On April 9, 2017, Canada commemorates the 100th anniversary of the Battle of Vimy Ridge, during which four divisions of the Canadian Corps fought side-by-side to defeat three divisions of the German Sixth Army in the Nord-Pas-de-Calais region of France during World War I. Historians have often cited this battle as representing the birth of Canada as a nation.
Vimy was undoubtedly a significant battle for Canada. The Canadian Corps suffered 10,602 casualties: 3,598 killed and 7,004 wounded. Five military units from British Columbia were involved, and the Vimy battle honour is carried by these modern day units:
- British Columbia Dragoons (Kelowna)
- British Columbia Regiment (Vancouver)
- Canadian Scottish Regiment (Victoria)
- Royal Westminster Regiment (New Westminster)
- Seaforth Highlanders of Canada (Vancouver)
Lest we forget.
“The Birth of a Nation”
The Battle of Vimy Ridge is often cited as the moment when Canada as a nation was born. Below, we list four works that argue on one side of this concept or the other. We invite members to weigh in with their thoughts on our BCHF Facebook page.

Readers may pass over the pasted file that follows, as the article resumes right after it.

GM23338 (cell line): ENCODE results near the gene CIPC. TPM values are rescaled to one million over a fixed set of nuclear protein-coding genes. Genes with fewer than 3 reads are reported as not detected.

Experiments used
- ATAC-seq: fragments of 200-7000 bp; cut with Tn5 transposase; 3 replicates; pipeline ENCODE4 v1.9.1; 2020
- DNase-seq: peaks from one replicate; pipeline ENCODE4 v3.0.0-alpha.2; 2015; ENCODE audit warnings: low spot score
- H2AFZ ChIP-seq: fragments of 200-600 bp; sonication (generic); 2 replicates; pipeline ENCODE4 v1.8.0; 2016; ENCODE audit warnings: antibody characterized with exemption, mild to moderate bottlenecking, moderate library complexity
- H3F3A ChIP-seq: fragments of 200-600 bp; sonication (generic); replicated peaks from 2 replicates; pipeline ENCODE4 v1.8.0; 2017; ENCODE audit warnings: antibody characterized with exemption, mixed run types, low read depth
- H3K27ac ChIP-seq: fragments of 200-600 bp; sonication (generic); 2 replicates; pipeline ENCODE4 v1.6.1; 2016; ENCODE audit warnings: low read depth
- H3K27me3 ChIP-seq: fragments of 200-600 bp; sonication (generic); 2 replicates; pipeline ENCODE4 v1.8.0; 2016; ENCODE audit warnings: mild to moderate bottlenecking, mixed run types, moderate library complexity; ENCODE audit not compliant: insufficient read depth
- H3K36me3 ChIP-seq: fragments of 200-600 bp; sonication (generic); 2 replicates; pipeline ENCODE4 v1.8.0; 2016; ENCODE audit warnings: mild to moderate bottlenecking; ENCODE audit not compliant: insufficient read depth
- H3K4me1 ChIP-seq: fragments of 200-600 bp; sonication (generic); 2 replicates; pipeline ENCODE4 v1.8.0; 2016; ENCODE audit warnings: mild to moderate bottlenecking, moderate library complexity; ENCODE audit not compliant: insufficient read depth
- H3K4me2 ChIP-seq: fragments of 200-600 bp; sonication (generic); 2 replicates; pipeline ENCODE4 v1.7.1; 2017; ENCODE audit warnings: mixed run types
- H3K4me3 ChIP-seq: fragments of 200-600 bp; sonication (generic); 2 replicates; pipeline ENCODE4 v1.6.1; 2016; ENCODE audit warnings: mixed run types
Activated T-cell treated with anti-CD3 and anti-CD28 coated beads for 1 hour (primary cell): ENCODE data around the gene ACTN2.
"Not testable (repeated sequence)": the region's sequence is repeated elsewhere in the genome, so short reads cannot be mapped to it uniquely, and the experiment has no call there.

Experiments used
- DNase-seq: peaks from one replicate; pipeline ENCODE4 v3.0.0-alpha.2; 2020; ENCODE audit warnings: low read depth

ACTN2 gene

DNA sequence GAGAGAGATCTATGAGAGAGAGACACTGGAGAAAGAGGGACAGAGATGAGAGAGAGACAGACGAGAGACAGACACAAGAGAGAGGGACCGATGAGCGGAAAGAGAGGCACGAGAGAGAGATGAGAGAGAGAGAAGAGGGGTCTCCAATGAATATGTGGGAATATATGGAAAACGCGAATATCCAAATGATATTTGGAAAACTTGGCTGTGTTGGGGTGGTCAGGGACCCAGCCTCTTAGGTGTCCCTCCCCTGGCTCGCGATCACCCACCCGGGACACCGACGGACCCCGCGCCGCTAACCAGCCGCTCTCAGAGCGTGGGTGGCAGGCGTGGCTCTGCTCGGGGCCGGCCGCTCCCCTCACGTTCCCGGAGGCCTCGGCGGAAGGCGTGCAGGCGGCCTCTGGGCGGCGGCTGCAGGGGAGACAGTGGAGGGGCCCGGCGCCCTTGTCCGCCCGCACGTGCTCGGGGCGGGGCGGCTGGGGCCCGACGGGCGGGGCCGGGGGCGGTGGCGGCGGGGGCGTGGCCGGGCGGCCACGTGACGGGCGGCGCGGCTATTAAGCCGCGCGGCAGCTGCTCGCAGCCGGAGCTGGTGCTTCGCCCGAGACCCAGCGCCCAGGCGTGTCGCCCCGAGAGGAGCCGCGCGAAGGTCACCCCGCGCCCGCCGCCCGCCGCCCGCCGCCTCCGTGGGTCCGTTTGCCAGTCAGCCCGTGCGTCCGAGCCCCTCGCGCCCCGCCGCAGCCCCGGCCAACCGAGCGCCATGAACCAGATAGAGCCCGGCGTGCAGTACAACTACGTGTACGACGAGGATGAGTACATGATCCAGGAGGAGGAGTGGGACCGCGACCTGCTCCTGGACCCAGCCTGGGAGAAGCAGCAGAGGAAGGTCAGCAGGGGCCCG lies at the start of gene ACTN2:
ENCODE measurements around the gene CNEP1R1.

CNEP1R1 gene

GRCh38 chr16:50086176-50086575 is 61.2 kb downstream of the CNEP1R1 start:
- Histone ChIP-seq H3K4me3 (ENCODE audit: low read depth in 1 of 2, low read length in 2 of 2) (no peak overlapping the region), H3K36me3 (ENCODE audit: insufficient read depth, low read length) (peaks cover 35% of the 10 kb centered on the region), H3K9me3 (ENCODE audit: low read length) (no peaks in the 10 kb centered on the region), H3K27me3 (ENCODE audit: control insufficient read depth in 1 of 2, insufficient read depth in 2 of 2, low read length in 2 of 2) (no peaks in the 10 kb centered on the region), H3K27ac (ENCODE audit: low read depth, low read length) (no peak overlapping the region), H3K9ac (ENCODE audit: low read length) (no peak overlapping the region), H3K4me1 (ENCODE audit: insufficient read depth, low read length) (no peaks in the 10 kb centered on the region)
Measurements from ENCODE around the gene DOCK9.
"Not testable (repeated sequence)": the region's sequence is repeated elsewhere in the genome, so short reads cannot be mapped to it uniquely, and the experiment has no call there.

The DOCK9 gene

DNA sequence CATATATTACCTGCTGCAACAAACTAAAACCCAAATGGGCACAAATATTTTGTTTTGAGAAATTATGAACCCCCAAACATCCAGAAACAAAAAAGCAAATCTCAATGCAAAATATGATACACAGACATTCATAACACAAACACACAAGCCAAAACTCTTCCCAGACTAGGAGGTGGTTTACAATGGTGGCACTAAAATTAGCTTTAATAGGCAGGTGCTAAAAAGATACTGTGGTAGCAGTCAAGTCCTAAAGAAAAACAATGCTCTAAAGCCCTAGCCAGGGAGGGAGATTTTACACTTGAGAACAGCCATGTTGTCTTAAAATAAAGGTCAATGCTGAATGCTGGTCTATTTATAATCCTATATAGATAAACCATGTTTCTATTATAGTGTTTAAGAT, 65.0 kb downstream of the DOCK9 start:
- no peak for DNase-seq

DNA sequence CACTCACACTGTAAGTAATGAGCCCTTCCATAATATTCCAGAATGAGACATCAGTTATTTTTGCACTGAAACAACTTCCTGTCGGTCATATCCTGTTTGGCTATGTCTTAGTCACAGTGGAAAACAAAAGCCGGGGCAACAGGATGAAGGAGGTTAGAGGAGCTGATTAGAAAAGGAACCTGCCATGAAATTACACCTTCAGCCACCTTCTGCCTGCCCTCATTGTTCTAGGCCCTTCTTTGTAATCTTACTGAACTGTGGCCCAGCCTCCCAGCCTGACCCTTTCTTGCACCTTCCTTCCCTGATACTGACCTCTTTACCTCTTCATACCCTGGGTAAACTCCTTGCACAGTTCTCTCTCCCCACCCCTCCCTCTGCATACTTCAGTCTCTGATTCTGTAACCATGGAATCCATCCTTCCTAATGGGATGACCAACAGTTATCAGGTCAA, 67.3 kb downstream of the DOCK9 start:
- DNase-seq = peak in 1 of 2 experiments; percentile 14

- “Honouring Canada’s Greatest Generation: Vimy Ridge and the Home Front” by Barry Gough (PDF). Barry Gough, Honorary President of the BCHF and author of From Classroom to Battlefield: Victoria High School and the First World War (Heritage House, 2014), discusses how Vimy Ridge was a centrepiece of Canadian sacrifice and glory, with important legacies for the building of modern Canada.
- Vimy: The Battle and the Legend by Tim Cook (Allen Lane, 2017). Military historian Tim Cook explores how memory of the battle has evolved over 100 years, using new archival material and photographs to place Vimy in context as more than just a defining battle, but as a story of Canadian identity and memory.
- Vimy Ridge: A Canadian Reassessment edited by Geoffrey Hayes, Andrew Iarocci and Mike Bechthold (Wilfrid Laurier University Press, 2007). Drawing on original research, this book explores the battle from three perspectives: the Canadian Corps within the wider context of the Western Front in 1917; Canadian leadership, training, and preparations, via the story of each of the four Canadian divisions; and the commemoration of Vimy, both for contemporaries and later generations of Canadians.
- The Vimy Trap by Ian McKay and Jamie Swift (Between the Lines, 2016). A finalist for the 2016 Shaughnessy Cohen Prize for Political Writing, The Vimy Trap challenges the idea that Canada became a nation on the Vimy battlefield. Combining scholarly insight with sharp-eyed journalism, the authors aim to explain both how and why peace and war remain contested terrain in ever-changing landscapes of Canadian memory.